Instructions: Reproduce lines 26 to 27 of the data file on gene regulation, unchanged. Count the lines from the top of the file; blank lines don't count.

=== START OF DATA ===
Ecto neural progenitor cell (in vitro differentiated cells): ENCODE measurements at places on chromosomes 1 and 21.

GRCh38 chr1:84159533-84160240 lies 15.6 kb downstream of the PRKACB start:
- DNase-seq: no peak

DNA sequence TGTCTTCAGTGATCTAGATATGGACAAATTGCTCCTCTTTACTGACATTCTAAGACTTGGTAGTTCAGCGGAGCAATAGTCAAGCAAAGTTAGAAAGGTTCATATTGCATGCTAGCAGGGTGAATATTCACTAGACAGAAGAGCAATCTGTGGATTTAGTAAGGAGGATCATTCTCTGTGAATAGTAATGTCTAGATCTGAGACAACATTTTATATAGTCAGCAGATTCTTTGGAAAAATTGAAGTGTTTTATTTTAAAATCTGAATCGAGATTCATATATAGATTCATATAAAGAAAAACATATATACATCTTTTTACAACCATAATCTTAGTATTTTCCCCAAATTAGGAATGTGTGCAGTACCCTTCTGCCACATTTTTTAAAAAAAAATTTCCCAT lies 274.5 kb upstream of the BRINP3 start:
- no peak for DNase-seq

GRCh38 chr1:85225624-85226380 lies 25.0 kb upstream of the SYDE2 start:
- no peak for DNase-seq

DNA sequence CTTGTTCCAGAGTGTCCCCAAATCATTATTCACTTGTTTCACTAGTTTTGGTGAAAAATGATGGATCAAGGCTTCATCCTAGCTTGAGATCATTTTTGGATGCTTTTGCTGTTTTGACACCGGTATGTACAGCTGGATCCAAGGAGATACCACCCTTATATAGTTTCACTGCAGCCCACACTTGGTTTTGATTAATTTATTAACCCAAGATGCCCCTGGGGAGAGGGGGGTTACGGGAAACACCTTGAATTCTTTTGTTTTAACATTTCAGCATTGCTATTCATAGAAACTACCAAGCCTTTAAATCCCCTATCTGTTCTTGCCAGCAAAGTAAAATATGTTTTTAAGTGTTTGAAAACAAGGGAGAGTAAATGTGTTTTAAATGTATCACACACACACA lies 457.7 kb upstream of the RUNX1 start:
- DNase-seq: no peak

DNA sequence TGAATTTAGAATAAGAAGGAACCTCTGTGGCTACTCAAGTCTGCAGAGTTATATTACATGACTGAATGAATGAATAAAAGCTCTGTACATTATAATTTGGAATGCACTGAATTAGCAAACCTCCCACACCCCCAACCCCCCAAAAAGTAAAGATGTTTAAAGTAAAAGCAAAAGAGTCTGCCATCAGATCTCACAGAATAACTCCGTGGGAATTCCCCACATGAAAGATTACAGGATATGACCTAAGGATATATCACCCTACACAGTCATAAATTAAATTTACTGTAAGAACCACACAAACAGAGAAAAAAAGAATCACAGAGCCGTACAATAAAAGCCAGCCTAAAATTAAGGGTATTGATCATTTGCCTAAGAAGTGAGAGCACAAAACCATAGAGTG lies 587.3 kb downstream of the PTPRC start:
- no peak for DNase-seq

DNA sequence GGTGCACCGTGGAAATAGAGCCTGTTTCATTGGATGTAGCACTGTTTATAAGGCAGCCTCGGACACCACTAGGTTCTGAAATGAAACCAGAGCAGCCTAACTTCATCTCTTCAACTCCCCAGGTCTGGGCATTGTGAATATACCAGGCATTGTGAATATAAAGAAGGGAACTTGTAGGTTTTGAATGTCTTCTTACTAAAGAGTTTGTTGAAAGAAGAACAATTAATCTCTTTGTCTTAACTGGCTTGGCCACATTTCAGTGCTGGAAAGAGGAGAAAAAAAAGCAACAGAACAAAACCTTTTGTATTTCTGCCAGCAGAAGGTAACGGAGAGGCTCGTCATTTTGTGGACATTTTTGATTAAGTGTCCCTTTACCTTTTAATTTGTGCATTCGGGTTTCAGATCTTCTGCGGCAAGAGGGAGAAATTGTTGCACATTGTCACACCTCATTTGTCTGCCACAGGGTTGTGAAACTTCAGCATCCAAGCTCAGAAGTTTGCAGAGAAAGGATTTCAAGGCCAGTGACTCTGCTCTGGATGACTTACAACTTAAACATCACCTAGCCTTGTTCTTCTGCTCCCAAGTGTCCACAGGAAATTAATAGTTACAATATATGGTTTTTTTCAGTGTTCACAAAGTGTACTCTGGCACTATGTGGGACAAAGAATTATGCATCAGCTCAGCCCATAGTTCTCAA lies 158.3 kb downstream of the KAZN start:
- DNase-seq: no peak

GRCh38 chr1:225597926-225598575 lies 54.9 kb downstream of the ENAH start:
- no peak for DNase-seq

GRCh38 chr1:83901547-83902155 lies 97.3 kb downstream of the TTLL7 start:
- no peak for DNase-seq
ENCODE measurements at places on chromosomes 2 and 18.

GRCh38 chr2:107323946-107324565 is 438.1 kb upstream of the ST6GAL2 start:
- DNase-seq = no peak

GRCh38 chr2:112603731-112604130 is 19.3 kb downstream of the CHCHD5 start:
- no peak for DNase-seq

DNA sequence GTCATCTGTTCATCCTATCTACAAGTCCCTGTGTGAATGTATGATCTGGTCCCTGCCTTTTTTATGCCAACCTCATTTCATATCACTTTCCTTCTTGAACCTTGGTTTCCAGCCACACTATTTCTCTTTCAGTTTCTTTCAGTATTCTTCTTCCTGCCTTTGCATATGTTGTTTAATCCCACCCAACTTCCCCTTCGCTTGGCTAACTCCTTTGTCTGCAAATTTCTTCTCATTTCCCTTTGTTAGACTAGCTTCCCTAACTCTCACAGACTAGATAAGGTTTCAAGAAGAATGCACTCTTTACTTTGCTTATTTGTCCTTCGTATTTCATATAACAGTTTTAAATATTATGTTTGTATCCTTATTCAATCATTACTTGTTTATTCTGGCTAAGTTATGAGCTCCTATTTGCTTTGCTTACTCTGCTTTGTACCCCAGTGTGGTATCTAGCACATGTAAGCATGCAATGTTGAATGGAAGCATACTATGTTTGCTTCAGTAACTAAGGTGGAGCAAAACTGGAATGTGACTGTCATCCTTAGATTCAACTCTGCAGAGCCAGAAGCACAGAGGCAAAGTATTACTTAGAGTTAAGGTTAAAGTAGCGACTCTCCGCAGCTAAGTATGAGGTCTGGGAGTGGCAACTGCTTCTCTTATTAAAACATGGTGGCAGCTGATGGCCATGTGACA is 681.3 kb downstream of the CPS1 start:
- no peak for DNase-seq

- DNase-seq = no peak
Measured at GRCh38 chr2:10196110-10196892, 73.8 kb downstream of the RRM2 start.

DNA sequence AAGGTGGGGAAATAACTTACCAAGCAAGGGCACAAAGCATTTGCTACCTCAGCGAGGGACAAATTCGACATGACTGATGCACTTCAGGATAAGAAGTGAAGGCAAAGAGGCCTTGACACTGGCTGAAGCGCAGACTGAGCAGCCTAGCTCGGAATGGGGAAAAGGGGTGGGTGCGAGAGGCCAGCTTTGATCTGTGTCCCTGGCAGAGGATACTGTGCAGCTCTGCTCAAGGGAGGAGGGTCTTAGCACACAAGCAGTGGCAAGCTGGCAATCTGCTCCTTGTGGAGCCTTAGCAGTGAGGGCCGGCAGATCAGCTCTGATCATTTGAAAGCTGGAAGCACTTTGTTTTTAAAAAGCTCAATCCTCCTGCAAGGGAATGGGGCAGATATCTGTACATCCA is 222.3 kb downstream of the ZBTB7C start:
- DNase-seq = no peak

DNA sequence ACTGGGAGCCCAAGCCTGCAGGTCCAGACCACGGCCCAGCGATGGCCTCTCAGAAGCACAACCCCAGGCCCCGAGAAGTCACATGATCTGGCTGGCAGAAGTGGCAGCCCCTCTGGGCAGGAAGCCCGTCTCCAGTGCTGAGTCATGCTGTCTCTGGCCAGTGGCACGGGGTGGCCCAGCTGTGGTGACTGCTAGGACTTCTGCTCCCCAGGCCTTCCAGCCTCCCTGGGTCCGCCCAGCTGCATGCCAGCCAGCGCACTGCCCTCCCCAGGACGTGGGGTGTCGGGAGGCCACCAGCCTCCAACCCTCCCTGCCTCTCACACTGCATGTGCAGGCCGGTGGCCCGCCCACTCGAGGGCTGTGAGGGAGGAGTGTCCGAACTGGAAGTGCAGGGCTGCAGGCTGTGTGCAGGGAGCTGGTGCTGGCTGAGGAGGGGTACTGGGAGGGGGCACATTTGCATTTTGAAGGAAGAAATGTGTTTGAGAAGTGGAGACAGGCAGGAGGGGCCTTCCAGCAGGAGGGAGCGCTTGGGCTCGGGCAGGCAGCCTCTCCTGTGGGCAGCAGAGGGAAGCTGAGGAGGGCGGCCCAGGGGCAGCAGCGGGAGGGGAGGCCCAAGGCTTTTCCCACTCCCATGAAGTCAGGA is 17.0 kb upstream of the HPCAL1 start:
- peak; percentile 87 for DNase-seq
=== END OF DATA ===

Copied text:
Measured at GRCh38 chr2:10196110-10196892, 73.8 kb downstream of the RRM2 start.

DNA sequence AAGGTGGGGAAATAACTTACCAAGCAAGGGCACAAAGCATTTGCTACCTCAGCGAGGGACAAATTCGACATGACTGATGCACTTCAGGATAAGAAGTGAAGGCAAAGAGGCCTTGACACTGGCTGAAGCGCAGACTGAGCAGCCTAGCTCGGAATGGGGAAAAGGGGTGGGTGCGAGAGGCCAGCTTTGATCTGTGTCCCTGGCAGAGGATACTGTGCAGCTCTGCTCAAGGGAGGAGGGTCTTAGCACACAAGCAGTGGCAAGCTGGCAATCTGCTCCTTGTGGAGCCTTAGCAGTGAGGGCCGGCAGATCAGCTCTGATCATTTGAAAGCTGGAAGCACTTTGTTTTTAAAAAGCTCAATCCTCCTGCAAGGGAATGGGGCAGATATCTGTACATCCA is 222.3 kb downstream of the ZBTB7C start: